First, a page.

Anthropologists increasingly focus on practical concerns. Faculty expertise focuses on the peoples and cultures of the Andes and western Amazon, Mexico, Latter-day Saints, Popular Catholicism, shamanism, religion health, digital anthropology, food, peoples of the Great Basin, Fremont, indigenous Southwest and public archaeology. Training at UVU is interdisciplinary and provides a strong grounding in anthropological history and social theory, as well as in methods. We emphasize the classic four fields and encourage students to develop and carry out their own research projects as part of becoming anthropologists.

Socio-cultural Anthropology

Sociocultural anthropologists examine social patterns and practices across cultures, with a special interest in how people live in particular places and how they organize, govern, and create meaning. A hallmark of sociocultural anthropology is its concern with similarities and differences, both within and among societies, and its attention to race, sexuality, class, gender, and nationality.

Biological Anthropology

Biological anthropologists seek to understand how humans adapt to diverse environments, how biological and cultural processes work together to shape growth, development and behavior, and what causes disease and early death. In addition, they are interested in human biological origins, evolution and variation. They give primary attention to investigating questions having to do with evolutionary theory, our place in nature, adaptation and human biological variation.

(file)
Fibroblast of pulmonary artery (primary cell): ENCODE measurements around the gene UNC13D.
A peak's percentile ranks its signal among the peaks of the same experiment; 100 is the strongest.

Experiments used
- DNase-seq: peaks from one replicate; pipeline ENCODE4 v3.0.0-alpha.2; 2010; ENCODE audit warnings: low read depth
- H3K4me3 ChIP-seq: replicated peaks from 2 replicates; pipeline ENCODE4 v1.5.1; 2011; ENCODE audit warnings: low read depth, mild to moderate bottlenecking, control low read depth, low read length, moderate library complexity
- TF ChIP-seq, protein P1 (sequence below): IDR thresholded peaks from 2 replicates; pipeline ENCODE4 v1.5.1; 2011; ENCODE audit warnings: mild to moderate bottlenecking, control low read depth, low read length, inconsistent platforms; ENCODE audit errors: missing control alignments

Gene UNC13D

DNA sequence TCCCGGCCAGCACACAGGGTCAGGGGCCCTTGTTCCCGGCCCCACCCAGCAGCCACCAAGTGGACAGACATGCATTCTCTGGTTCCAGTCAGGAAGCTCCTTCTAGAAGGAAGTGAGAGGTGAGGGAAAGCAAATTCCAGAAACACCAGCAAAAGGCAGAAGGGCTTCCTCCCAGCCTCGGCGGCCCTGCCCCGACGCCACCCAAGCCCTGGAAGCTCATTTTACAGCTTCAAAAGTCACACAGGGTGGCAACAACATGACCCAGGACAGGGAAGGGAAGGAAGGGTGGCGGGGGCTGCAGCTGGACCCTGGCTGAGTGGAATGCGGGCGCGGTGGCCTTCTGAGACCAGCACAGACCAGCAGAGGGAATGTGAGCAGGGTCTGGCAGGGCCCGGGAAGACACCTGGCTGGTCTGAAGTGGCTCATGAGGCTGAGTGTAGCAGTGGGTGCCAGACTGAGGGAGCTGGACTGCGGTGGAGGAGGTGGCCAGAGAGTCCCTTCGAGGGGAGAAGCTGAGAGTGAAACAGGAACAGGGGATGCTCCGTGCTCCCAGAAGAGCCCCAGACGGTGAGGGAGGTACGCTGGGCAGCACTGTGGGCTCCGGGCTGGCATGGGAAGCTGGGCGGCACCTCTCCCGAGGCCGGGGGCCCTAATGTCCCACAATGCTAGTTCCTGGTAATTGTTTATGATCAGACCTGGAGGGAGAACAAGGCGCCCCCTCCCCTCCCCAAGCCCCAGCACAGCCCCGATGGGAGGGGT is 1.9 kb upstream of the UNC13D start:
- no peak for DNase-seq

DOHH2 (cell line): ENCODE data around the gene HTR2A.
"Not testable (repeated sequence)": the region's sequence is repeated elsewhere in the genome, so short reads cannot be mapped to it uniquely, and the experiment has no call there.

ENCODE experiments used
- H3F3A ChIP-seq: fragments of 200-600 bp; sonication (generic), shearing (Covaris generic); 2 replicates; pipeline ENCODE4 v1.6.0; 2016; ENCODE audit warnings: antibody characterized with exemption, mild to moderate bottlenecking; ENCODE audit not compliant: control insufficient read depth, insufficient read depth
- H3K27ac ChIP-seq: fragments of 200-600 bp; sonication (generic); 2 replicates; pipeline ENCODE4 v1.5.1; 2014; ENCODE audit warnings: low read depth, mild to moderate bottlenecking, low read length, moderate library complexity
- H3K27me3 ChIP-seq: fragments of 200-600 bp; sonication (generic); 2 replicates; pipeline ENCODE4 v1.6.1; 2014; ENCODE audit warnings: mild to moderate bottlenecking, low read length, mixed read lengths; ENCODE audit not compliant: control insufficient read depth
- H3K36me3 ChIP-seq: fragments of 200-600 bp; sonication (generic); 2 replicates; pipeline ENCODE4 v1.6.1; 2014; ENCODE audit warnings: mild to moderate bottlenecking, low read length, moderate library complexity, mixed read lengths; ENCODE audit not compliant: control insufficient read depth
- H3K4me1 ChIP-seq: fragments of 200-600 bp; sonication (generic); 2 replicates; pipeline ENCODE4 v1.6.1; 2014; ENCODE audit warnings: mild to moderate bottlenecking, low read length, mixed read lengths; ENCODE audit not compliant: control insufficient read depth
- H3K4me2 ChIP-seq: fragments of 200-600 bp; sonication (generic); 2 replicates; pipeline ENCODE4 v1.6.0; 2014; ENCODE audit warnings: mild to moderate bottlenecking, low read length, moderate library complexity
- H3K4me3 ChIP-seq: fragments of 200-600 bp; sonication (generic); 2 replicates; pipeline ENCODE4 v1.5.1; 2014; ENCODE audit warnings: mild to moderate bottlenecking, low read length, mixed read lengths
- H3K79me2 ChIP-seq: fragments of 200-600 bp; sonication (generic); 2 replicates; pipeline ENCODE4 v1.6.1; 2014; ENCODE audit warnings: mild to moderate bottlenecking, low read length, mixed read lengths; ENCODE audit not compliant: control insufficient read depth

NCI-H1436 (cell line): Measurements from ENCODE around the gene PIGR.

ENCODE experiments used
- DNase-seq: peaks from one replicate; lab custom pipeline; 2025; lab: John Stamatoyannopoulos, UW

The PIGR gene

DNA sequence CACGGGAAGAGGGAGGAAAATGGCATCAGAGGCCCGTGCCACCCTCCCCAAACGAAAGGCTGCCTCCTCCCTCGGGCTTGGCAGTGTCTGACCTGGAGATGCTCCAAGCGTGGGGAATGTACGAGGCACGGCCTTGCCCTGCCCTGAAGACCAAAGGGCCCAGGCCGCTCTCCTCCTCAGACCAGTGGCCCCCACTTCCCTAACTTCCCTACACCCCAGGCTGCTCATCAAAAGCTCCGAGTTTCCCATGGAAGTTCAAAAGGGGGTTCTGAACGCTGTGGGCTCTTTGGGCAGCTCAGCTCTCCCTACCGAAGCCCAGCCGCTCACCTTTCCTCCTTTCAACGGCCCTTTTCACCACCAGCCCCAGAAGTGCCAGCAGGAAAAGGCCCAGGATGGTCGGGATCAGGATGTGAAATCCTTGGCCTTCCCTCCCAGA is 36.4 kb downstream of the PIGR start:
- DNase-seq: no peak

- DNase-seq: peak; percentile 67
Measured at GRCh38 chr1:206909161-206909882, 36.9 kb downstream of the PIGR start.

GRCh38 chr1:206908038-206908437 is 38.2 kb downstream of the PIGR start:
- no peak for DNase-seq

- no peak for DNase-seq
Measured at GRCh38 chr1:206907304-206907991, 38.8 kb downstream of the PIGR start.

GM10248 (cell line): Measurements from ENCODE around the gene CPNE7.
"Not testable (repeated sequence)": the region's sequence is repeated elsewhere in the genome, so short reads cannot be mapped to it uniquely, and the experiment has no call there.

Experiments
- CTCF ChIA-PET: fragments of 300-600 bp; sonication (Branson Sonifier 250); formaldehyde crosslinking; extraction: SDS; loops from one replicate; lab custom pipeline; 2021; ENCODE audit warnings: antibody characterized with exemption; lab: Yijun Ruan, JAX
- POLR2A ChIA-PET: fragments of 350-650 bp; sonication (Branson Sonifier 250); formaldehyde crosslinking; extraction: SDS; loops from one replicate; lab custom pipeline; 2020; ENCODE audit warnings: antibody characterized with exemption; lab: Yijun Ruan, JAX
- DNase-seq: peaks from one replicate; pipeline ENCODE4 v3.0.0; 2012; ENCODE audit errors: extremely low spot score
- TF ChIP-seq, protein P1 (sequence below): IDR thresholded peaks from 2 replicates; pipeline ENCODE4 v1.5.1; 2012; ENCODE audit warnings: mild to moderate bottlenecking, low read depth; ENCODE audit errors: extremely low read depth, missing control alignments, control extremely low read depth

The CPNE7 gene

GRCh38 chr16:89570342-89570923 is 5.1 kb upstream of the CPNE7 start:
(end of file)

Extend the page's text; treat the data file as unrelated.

Linguistic Anthropology

Linguistic anthropology is the comparative study of ways in which language reflects and influences social life. It explores the many ways in which language practices define patterns of communication, formulate categories of social identity and group membership, organize large-scale cultural beliefs and ideologies, and, in conjunction with other forms of meaning-making, equip people with common cultural representations of their natural and social worlds.


Archaeologists study past peoples and cultures, from the deepest prehistory to the recent past, through the analysis of material remains, ranging from artifacts and evidence of past environments to architecture and landscapes. Material evidence, such as pottery, stone tools, animal bone, and remains of structures, is examined within the context of theoretical paradigms, to address such topics as the formation of social groupings, ideologies, subsistence patterns, and interaction with the environment. Like other areas of anthropology, archaeology is a comparative discipline; it assumes basic human continuities over time and place, but also recognizes that every society is the product of its own particular history and that within every society there are commonalities as well as variation.

Program Learning Outcomes

  • Anthropological Knowledge
    Students learn anthropology by acquiring the skills of reading professional writings, historical and contemporary, for their location in the scholarly literature and for how the works develop arguments using concepts and data, and provide knowledge of a range of social situations and locations.
  • Critical Thinking and Professional Writing
    Students will learn to produce their own arguments and studies on society, culture, and history by mobilizing professional literature and data, both gathered by others and by themselves, demonstrating a critical understanding of how data can be constituted.
  • Methodological Knowledge
    Students will learn to grasp the nuances, strengths, and weaknesses of both qualitative and quantitative methodology in anthropology of those as well as classical anthropological participant observation.


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